After reading all the resources provided to us by our Prof. in this module about assessment planning, construction, reporting and feedback, I must say that I have gained a wider perspective that will equip me in my future endeavors about the topic.
I am actually intrigue about Table of Specifications (TOS), also called test blueprint, a great effective tool in helping out teachers align objectives, instruction and assessments (Five & DiDonato-Barnes, 2013). This indeed caught my attention because as future teacher for I know very well that the content of my test questions has a direct effect on what type of skills was mastered and needs to be achieve by my students in the future. I actually thought that using Bloom’s Taxonomy higher level of thinking (Remember, Understand, Apply, Analyze, Evaluate and Create) is impressive to know as a reference in test constructing and can help teachers in achieving effective assessment. I remember that I used to be very curious with how my teachers construct their exams. I would often ask them on what is their basis when it comes to creating test questions? Is it enough as long as it showed higher level of thinking toward the students? The response that I usually get is that it’s enough as long as it matches what is being taught and tested in class. Yes, this is true but after what I have learned about TOS, I couldn’t help but feel so thrilled in adapting this tool by the time that I am making own test questions in class. It gives me confidence to know that TOS is the tool that increases both the validity and reliability of test if once used.
The second issue that almost of us can relate with and was discussed in this module is about the topic on Feedback. As what I have learned in the modules, there are also issues or concerns being raised about giving assessment feedback. The University of Sydney (n.d.) identified all these five (5); feedback is too late to influence learning, feedback is cryptic, provides no explanation for action, good students miss out, feedback is “one-off”, and feedback is not progressive, preparing feedback is too time-consuming, and giving feedback can be repetitive and unproductive.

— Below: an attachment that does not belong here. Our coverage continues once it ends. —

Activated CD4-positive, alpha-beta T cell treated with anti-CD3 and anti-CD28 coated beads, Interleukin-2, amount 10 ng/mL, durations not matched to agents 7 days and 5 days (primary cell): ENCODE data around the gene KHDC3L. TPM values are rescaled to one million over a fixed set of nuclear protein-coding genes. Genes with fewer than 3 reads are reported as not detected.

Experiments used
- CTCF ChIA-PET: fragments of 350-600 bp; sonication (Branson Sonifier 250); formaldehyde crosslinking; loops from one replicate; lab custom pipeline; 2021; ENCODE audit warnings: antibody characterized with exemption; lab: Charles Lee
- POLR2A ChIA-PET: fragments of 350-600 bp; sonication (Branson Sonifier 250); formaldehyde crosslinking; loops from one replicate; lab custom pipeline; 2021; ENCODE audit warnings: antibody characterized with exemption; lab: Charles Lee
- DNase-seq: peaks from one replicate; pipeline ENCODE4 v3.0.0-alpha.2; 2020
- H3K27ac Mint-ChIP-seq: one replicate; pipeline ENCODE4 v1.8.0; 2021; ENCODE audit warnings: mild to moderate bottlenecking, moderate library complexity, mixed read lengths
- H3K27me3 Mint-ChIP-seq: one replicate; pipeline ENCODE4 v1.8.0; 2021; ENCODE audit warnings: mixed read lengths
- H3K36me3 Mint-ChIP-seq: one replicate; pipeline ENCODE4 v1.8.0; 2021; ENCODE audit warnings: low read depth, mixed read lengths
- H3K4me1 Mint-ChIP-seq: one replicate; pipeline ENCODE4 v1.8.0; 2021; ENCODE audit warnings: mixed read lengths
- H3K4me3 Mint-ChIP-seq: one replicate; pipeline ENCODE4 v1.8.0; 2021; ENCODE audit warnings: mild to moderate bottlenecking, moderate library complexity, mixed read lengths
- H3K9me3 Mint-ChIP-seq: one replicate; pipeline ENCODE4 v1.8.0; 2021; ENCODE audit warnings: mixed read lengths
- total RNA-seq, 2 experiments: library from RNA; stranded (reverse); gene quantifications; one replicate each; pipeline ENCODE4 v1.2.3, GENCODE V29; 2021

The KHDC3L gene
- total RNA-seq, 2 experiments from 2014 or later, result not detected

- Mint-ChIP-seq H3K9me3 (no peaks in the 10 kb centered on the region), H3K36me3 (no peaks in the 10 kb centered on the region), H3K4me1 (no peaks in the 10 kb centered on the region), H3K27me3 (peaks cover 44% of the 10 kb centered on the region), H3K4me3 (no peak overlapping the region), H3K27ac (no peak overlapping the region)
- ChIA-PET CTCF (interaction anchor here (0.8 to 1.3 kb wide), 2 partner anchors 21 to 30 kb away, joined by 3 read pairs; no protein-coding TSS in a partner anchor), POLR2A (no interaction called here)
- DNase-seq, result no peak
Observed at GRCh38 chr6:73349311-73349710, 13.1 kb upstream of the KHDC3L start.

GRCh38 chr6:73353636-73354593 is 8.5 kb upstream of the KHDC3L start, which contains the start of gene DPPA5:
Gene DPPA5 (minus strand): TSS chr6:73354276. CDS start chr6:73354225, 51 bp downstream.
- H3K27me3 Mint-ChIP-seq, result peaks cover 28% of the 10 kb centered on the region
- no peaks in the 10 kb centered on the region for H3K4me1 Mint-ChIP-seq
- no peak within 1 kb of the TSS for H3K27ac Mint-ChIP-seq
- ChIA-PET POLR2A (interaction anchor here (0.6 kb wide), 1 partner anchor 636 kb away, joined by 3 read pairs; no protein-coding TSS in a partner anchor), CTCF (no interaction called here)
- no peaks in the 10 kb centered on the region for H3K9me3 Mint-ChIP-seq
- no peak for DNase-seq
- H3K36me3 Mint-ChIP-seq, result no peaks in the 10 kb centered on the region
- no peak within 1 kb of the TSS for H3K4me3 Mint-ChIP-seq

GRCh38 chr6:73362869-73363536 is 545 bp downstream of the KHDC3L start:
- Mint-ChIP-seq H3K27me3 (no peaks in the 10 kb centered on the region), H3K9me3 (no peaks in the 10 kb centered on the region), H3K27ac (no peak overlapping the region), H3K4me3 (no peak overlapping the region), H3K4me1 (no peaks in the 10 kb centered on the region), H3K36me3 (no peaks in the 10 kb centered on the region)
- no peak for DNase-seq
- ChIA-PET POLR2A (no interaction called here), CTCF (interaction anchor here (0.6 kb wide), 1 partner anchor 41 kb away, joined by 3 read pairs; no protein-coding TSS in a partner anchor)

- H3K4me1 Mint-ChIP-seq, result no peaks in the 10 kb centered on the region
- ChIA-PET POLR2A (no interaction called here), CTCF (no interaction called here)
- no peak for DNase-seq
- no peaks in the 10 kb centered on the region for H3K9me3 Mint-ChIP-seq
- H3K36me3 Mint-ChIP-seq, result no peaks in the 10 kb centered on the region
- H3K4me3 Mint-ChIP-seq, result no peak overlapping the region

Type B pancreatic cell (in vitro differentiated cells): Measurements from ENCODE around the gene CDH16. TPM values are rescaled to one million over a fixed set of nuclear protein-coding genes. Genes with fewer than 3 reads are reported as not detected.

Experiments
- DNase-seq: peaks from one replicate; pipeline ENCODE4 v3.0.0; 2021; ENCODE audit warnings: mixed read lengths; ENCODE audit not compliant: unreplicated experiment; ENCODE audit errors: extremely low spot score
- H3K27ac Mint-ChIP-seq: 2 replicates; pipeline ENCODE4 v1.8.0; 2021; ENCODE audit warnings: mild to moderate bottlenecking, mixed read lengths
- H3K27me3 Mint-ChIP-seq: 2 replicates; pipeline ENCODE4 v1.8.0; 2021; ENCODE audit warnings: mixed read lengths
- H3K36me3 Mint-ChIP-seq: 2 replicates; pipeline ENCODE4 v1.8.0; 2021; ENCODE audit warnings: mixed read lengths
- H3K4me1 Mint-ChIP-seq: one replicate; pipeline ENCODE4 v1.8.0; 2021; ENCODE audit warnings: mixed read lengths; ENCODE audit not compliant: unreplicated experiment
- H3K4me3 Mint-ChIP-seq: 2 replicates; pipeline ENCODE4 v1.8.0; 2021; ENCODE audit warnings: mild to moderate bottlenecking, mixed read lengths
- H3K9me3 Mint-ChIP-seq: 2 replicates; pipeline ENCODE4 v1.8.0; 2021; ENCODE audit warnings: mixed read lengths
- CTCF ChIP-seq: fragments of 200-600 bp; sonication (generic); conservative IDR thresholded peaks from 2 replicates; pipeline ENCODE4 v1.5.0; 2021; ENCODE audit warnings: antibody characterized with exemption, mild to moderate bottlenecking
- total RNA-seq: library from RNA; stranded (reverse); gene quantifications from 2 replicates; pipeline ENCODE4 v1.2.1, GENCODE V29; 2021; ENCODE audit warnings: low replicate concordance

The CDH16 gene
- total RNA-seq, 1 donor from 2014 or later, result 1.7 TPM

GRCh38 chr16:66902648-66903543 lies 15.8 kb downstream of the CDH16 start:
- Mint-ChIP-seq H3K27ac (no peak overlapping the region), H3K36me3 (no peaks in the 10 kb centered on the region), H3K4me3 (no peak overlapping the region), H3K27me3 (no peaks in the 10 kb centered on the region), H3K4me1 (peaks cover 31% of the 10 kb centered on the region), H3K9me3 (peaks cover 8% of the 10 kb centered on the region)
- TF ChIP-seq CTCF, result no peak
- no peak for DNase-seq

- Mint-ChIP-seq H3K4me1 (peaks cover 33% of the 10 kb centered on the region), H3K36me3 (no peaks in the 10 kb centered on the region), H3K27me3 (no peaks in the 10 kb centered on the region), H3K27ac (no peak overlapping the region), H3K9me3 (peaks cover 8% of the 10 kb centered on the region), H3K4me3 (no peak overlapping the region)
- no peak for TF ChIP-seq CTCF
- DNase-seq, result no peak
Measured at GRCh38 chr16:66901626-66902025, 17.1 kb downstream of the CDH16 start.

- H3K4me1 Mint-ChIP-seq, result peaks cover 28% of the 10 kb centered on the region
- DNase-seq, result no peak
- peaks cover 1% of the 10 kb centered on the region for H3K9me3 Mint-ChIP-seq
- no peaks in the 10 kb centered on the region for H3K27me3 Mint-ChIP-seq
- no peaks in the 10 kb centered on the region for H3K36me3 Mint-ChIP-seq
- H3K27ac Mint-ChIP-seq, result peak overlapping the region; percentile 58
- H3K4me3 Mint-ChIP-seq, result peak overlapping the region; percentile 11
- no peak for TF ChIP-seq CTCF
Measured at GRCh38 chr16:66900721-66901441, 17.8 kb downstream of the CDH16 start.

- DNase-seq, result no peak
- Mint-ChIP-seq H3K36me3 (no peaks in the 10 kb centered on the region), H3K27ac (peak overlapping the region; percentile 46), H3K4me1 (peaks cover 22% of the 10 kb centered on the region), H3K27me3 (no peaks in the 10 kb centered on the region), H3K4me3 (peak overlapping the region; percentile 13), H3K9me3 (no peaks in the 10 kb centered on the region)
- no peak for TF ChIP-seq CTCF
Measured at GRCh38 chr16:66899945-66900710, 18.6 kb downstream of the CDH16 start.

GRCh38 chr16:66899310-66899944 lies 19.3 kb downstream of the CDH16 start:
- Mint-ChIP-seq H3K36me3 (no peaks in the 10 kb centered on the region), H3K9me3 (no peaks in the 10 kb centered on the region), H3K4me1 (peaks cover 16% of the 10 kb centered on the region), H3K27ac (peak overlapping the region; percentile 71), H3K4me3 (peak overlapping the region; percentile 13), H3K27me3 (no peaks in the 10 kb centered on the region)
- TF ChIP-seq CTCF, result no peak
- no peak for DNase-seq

As online learner in distance education, feedback is one issue that really bothers me. In this blog, I will raised two issues about this and that are the following: feedback is cryptic and feedback is too late to influence learning. In my own experience, I used to have a teacher in college who would provide feedback in a form of questions like “what’s this?” highlighting some text in my paper which leaves me sometimes an impression of whether or not my what I have done is on positive note or not. This can be really frustrating for it did not help me at all in achieving the desired goal of the course/lesson. Also, one issue that I would like to share most especially in studying in an online education is about receiving feedback that it too late to influence learning. It was in another subject and I worked with a group of people on our final paper. I notice that most of the time, after doing all the submissions and doing the peer assessment, and came the time that the feedback is given about our paper, I feel that my fellow group mates aren’t that interested anymore in discussing about the feedback since we thought that it was too late to discuss after all the assessments and submissions. This actually surprise me since we all know that if we are indeed in a real classroom set-up, then I do think that we can still discuss the feedback that was given to us.
With all the concerns that I have raised in this module, I have come to realized that it really boils down to practicing good assessment strategies. Teachers need to be very careful in planning, designing and constructing assessments as this can directly affect the conceptions of what or where students should focus when it comes to the lesson being served. That is why it is also important for teachers and faculty to collaborate together and have constantly re-evaluate their assessment methods for them to help the students identify what are the next steps that they will do to enhance their progress, competence, and confidence in the future.
Five H. & DiDonato-Barnes N. (2013). Classroom Test Construction: The Power of Table of Specifications. Retrieved at http://pareonline.net/pdf/v18n3.pdf
The University of Sydney (n.d.) Giving Assessment Feedback. Retrieve at http://sydney.edu.au/education-portfolio/ei/assessmentresources/pdf/Link8.pdf